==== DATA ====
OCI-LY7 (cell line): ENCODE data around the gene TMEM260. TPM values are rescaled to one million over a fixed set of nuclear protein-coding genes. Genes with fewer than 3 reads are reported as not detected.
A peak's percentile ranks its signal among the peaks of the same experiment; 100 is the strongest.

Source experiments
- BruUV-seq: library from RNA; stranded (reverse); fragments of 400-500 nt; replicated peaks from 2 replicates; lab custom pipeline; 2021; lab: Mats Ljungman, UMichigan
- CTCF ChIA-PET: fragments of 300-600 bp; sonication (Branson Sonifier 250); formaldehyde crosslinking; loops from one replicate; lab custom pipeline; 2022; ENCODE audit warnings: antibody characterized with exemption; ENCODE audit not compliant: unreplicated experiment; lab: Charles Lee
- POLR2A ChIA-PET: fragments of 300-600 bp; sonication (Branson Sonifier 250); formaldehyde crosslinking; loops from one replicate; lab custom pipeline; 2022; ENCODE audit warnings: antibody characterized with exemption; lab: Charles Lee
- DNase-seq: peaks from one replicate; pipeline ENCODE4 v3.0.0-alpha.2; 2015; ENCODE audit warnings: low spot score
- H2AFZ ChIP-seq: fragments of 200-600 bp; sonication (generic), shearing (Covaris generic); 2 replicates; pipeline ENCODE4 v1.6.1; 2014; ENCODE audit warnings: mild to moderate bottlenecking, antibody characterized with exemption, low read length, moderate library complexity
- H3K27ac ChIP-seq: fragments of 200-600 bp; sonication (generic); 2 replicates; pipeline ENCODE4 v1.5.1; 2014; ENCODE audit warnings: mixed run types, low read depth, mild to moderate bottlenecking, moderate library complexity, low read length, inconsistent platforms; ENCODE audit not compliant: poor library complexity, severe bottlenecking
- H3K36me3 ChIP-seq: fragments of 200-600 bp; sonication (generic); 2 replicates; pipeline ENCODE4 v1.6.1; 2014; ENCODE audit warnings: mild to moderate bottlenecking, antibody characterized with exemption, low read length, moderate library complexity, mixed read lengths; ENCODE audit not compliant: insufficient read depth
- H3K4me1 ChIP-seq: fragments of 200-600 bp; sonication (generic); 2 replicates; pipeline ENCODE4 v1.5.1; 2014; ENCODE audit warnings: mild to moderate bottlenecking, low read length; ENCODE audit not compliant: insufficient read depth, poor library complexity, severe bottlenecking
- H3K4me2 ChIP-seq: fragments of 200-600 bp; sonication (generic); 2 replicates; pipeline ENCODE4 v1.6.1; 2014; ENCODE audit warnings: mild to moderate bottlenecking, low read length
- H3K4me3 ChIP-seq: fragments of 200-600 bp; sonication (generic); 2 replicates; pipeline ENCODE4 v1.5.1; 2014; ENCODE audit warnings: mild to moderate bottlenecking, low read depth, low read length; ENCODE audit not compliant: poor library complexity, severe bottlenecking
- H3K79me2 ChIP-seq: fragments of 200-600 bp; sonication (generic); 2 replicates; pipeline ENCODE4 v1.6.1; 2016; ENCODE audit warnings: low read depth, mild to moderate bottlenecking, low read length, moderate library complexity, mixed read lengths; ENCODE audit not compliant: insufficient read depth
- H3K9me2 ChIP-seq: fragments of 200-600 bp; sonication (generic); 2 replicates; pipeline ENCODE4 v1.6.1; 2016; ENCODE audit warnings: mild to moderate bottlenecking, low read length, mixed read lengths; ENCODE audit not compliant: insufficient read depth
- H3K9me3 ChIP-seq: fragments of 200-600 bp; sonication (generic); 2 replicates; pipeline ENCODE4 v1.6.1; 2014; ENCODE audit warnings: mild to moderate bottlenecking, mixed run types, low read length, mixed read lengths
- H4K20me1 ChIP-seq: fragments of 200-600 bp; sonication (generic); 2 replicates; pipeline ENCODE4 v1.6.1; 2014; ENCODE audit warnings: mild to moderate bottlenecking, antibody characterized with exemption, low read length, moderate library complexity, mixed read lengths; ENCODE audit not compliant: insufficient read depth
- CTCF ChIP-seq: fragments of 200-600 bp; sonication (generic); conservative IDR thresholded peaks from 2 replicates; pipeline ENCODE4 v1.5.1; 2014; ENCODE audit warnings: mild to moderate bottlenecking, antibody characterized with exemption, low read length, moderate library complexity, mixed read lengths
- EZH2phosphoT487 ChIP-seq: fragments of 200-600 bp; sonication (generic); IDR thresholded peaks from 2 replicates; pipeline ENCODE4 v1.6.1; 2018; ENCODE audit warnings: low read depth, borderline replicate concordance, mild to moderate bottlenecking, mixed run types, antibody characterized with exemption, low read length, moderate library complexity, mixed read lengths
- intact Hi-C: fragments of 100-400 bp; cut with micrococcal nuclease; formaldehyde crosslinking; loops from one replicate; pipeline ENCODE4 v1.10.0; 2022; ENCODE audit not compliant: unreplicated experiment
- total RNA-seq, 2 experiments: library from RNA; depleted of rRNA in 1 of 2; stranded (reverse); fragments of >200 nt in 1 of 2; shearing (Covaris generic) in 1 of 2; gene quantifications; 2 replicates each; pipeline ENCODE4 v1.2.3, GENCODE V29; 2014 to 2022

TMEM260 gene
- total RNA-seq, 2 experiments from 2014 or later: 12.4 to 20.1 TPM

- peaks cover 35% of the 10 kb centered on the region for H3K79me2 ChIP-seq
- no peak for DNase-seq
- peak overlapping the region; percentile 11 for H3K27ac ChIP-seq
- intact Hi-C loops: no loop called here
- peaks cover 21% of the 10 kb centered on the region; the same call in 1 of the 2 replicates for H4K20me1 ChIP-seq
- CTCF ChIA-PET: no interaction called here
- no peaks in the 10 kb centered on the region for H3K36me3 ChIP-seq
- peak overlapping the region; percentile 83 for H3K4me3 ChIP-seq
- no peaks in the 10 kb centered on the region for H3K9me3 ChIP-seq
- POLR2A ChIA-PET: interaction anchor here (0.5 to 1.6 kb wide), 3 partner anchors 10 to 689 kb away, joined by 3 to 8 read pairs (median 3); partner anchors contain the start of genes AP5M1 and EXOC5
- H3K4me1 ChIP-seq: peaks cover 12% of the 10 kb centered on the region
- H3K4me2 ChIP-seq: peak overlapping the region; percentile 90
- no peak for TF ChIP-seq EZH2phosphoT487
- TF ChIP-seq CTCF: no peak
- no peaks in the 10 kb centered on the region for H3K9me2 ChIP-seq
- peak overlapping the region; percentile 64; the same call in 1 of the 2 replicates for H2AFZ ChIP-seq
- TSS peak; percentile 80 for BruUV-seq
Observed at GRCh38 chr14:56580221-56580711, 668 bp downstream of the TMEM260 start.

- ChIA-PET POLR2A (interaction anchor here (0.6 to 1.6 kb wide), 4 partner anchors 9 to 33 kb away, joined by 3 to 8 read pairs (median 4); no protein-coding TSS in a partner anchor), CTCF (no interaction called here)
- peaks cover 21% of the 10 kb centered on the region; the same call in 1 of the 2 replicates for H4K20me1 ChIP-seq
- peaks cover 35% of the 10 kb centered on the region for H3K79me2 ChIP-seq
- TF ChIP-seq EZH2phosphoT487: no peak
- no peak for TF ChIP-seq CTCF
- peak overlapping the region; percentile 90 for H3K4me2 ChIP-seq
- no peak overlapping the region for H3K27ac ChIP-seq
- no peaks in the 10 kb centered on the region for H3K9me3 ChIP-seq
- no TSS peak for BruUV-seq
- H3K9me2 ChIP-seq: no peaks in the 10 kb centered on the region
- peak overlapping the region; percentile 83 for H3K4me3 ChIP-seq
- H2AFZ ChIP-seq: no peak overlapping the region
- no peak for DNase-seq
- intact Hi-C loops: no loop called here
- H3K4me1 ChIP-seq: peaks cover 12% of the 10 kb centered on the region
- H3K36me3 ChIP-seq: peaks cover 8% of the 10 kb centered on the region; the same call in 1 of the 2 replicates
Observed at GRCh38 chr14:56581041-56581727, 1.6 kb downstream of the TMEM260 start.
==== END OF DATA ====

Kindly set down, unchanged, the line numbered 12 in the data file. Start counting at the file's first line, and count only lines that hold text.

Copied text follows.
- H3K4me2 ChIP-seq: fragments of 200-600 bp; sonication (generic); 2 replicates; pipeline ENCODE4 v1.6.1; 2014; ENCODE audit warnings: mild to moderate bottlenecking, low read length